3. | Z. Jacob, L. V. Alekseyev, and E. Narimanov, “Optical Hyperlens: Far-field imaging beyond the diffraction limit,” Opt. Express |

4. | A. Salandrino and N. Engheta, “Far-Field Subdiffraction Optical Microscopy Using Metamaterial Crystals: Theory and Simulations,” Phys. Rev. B |

5. | N. M. Litchinitser and V. M. Shalaev, “Metamaterials: transforming theory into reality,” J. Opt. Soc. Am. B |

6. | N. I. Landy, S. Sajuyigbe, J. J. Mock, D. R. Smith, and W. J. Padilla, “Perfect metamaterial absorber,” Phys. Rev. Lett. |

7. | T. V. Teperik, F. J. García de Abajo, A. G. Borisov, M. Abdelsalam, P. N. Bartlett, Y. Sugawara, and J. J. Baumberg, “Omnidirectional absorption in nanostructured metal surfaces,” Nat. Photonics |

8. | E. E. Narimanov and A. V. Kildishev, “Optical black hole: broadband omnidirectional light absorber,” Appl. Phys. Lett. |

9. | L. D. Landau, and E. M. Lifshitz, Mechanics, Pergamon Press, Oxford, (1976). |

10. | R. K. Luneburg, Mathematical Theory of Optics, University of California Press, Berkeley, 1964, p. 12. |

11. | E. J. Post, Formal Structure of Electromagnetics: General Covariance and Electromagnetics, 1962, p. 152. |

12. | S. Gradshteyn, and I. M. Ryzhik, Tables of integrals, series and products, Academic Press, New York, CD-ROM Edition, 1994, Eq. (8).511.4. |

13. | M. Born, and E. Wolf, Principles of Optics, Electromagnetic Theory of Propagation, Interference and Diffraction of Light, 7th ed. (Cambridge University Press, New York, 1999). |

14. | G. P. Agrawal and D. N. Pattanayak, “Gaussian beam propagation beyond the paraxial approximation,” J. Opt. Soc. Am. |

15. | M. Abramowitz, and I. A. Stegun, eds., Handbook of Mathematical Functions with Formulas, Graphs, and Mathematical Tables, New York, Dover, (1972). |

16. | V. Kildishev, U. K. Chettiar, Z. Jacob, V. M. Shalaev, and E. E. Narimanov, “Materializing a binary hyperlens design,” Appl. Phys. Lett. |

17. | S. D. Conte, and C. W. Boor, “Elementary Numerical Analysis: An Algorithmic Approach, 3rd edition,” 1980. |

18. | H. Hulst, Light scattering by small particles, Dover, 1981, p. 309. |

**OCIS Codes**

(260.0260) Physical optics : Physical optics

(070.7345) Fourier optics and signal processing : Wave propagation

**ToC Category:**

Physical Optics

**History**

Original Manuscript: March 30, 2010

Revised Manuscript: June 19, 2010

Manuscript Accepted: June 29, 2010

Published: July 23, 2010

**Citation**

Alexander V. Kildishev, Ludmila J. Prokopeva, and Evgenii E. Narimanov, "Cylinder light concentrator and absorber: theoretical description," Opt. Express **18**, 16646-16662 (2010)

http://www.opticsinfobase.org/oe/abstract.cfm?URI=oe-18-16-16646

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### References

- V. M. Shalaev, W. S. Cai, U. K. Chettiar, H. K. Yuan, A. K. Sarychev, V. P. Drachev, and A. V. Kildishev, “Negative index of refraction in optical metamaterials,” Opt. Lett. 30(24), 3356–3358 (2005). [CrossRef]
- J. B. Pendry, “Negative refraction makes a perfect lens,” Phys. Rev. Lett. 85(18), 3966–3969 (2000). [CrossRef] [PubMed]
- Z. Jacob, L. V. Alekseyev, and E. Narimanov, “Optical Hyperlens: Far-field imaging beyond the diffraction limit,” Opt. Express 14(18), 8247–8256 (2006). [CrossRef] [PubMed]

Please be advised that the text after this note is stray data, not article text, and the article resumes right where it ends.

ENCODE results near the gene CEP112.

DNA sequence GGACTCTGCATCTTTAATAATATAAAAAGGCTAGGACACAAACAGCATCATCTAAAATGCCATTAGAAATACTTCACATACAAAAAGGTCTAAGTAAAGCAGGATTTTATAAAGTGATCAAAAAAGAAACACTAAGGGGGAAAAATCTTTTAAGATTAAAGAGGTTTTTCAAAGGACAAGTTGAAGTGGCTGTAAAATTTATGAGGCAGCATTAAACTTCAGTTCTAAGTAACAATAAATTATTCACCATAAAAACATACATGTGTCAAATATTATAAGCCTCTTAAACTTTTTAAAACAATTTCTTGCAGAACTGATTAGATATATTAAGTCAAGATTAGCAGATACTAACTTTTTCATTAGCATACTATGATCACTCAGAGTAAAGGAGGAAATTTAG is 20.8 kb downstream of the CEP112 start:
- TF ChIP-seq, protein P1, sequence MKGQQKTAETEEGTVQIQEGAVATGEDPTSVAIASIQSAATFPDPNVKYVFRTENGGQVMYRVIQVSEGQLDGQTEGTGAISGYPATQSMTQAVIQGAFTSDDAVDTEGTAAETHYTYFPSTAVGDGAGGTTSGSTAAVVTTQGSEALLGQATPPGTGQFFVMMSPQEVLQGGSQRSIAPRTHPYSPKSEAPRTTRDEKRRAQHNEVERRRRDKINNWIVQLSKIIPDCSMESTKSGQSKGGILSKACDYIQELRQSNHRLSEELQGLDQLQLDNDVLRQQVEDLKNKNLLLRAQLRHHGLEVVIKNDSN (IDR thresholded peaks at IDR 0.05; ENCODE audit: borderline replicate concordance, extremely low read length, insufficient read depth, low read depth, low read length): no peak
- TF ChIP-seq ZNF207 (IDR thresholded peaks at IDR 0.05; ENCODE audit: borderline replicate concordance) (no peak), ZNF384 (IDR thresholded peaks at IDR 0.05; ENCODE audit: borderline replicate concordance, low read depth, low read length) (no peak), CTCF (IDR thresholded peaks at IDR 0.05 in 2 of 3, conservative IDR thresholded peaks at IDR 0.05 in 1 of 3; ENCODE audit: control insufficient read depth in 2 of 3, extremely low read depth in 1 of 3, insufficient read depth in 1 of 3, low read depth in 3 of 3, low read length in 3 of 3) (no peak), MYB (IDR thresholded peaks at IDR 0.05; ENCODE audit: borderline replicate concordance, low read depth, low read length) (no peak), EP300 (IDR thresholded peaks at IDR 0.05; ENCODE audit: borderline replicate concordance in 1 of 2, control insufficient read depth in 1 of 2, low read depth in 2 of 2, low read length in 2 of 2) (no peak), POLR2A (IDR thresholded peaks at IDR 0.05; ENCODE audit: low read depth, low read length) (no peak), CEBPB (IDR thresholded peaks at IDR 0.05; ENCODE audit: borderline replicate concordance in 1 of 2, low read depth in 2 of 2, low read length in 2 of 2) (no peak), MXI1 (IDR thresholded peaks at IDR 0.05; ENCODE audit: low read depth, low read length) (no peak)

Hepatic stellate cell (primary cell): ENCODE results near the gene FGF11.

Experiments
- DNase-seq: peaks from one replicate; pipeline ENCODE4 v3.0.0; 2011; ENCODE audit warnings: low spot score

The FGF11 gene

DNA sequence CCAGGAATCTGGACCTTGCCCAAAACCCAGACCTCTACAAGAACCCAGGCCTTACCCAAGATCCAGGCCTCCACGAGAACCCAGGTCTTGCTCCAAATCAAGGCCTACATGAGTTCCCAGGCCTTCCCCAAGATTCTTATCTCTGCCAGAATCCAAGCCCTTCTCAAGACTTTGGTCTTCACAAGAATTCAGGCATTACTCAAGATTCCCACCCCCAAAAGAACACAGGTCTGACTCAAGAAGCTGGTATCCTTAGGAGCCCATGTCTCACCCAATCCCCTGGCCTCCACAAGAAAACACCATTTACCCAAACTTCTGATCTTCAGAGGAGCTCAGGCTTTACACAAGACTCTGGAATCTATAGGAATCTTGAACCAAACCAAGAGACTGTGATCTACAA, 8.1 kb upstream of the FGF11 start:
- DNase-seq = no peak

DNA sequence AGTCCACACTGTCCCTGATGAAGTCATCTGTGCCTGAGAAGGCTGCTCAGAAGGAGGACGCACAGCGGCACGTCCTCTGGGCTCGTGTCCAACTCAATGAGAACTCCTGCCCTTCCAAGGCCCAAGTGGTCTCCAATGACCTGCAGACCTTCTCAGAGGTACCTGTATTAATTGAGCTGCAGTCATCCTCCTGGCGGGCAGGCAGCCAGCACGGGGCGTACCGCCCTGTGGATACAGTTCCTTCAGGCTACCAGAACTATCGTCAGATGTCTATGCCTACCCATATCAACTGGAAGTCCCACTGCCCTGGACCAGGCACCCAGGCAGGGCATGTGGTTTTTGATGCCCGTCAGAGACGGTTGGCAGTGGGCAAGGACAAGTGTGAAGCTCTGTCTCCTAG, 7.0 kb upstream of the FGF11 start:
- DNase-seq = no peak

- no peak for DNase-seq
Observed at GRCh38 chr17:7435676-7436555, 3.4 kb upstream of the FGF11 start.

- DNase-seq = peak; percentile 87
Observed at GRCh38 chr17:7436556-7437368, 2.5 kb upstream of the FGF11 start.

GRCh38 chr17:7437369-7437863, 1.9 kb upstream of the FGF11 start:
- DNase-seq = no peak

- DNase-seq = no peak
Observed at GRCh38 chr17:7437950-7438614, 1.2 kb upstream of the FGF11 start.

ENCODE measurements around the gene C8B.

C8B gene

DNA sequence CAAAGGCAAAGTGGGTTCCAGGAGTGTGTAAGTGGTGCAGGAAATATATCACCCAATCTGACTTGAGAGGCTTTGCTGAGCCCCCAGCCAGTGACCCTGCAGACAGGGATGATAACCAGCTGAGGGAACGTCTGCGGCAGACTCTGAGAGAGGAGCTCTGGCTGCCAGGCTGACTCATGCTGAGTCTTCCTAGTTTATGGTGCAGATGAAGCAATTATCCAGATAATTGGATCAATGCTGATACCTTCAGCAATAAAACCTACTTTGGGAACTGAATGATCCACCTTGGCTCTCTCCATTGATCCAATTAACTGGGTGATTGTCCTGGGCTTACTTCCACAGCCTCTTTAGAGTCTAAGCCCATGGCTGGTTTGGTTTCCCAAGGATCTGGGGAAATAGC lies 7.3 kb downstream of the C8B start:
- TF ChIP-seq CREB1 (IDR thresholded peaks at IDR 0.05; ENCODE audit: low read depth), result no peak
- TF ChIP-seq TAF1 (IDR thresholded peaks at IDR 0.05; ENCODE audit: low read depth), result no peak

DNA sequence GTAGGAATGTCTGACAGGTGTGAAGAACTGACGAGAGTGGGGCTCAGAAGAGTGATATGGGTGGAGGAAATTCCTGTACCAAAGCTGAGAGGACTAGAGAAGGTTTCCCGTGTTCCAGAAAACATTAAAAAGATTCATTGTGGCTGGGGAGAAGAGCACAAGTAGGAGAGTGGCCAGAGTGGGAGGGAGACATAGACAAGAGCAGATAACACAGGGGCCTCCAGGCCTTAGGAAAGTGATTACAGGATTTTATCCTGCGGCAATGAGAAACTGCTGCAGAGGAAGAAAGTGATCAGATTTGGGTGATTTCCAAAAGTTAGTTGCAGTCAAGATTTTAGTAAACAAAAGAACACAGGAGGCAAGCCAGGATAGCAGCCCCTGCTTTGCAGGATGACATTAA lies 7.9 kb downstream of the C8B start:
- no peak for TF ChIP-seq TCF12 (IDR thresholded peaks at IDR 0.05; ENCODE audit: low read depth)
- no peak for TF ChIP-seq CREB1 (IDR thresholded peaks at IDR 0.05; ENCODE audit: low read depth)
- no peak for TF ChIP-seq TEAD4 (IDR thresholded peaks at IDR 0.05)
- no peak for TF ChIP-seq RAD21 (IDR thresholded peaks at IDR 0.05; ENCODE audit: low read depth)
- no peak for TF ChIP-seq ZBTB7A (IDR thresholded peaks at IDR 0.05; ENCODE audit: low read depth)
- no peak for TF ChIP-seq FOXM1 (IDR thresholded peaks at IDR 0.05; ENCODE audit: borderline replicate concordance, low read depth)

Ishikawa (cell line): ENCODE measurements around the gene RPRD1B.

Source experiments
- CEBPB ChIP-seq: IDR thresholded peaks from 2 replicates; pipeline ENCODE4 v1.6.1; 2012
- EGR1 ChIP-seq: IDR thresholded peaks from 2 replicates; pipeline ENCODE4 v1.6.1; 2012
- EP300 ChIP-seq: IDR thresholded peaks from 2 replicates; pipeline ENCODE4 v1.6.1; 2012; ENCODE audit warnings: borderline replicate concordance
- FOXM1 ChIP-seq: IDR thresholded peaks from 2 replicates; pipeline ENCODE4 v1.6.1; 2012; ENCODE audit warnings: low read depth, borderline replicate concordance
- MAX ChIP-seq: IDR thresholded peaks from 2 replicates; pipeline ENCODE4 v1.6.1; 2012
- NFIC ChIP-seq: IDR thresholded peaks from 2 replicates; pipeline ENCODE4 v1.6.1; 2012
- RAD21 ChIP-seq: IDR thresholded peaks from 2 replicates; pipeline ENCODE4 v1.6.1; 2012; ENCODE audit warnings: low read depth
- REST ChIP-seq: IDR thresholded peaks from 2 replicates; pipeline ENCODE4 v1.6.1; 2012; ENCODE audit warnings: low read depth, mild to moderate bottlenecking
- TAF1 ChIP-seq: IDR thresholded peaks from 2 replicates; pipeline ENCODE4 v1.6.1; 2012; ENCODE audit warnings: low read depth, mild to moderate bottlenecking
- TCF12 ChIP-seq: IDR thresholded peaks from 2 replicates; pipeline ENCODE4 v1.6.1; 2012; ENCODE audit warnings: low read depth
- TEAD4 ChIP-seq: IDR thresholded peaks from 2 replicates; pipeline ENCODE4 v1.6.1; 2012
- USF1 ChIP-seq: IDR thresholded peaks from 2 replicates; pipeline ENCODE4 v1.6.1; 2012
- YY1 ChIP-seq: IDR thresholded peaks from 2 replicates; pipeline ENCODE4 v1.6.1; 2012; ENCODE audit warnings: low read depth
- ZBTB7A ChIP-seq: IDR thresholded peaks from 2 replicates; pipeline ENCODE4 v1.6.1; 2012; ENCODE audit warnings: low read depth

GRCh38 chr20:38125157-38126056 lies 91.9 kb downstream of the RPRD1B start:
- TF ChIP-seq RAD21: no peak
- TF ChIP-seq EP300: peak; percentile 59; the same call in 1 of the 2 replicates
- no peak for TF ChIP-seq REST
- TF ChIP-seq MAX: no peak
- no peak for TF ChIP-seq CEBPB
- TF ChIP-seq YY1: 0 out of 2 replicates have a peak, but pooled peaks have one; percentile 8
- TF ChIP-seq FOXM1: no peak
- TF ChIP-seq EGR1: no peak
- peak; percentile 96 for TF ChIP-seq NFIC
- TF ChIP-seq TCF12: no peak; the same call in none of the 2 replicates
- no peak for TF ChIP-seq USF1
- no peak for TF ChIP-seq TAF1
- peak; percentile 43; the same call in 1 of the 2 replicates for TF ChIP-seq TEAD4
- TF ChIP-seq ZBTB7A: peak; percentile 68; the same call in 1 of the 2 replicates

- A. Salandrino and N. Engheta, “Far-Field Subdiffraction Optical Microscopy Using Metamaterial Crystals: Theory and Simulations,” Phys. Rev. B 74(7), 075103 (2006). [CrossRef]
- N. M. Litchinitser and V. M. Shalaev, “Metamaterials: transforming theory into reality,” J. Opt. Soc. Am. B 26(12), B161–B169 (2009). [CrossRef]
- N. I. Landy, S. Sajuyigbe, J. J. Mock, D. R. Smith, and W. J. Padilla, “Perfect metamaterial absorber,” Phys. Rev. Lett. 100(20), 207402 (2008). [CrossRef] [PubMed]
- T. V. Teperik, F. J. García de Abajo, A. G. Borisov, M. Abdelsalam, P. N. Bartlett, Y. Sugawara, and J. J. Baumberg, “Omnidirectional absorption in nanostructured metal surfaces,” Nat. Photonics 2(5), 299–301 (2008). [CrossRef]
- E. E. Narimanov and A. V. Kildishev, “Optical black hole: broadband omnidirectional light absorber,” Appl. Phys. Lett. 95(4), 041106 (2009). [CrossRef]
- L. D. Landau, and E. M. Lifshitz, Mechanics, Pergamon Press, Oxford, (1976).
- R. K. Luneburg, Mathematical Theory of Optics, University of California Press, Berkeley, 1964, p. 12.
- E. J. Post, Formal Structure of Electromagnetics: General Covariance and Electromagnetics, 1962, p. 152.
- S. Gradshteyn, and I. M. Ryzhik, Tables of integrals, series and products, Academic Press, New York, CD-ROM Edition, 1994, Eq. (8).511.4.
- M. Born, and E. Wolf, Principles of Optics, Electromagnetic Theory of Propagation, Interference and Diffraction of Light, 7th ed. (Cambridge University Press, New York, 1999).
- G. P. Agrawal and D. N. Pattanayak, “Gaussian beam propagation beyond the paraxial approximation,” J. Opt. Soc. Am. 69(4), 575 (1979). [CrossRef]
- M. Abramowitz, and I. A. Stegun, eds., Handbook of Mathematical Functions with Formulas, Graphs, and Mathematical Tables, New York, Dover, (1972).
- V. Kildishev, U. K. Chettiar, Z. Jacob, V. M. Shalaev, and E. E. Narimanov, “Materializing a binary hyperlens design,” Appl. Phys. Lett. 94(7), 071102 (2009). [CrossRef]
- S. D. Conte, and C. W. Boor, “Elementary Numerical Analysis: An Algorithmic Approach, 3rd edition,” 1980.
- H. Hulst, Light scattering by small particles, Dover, 1981, p. 309.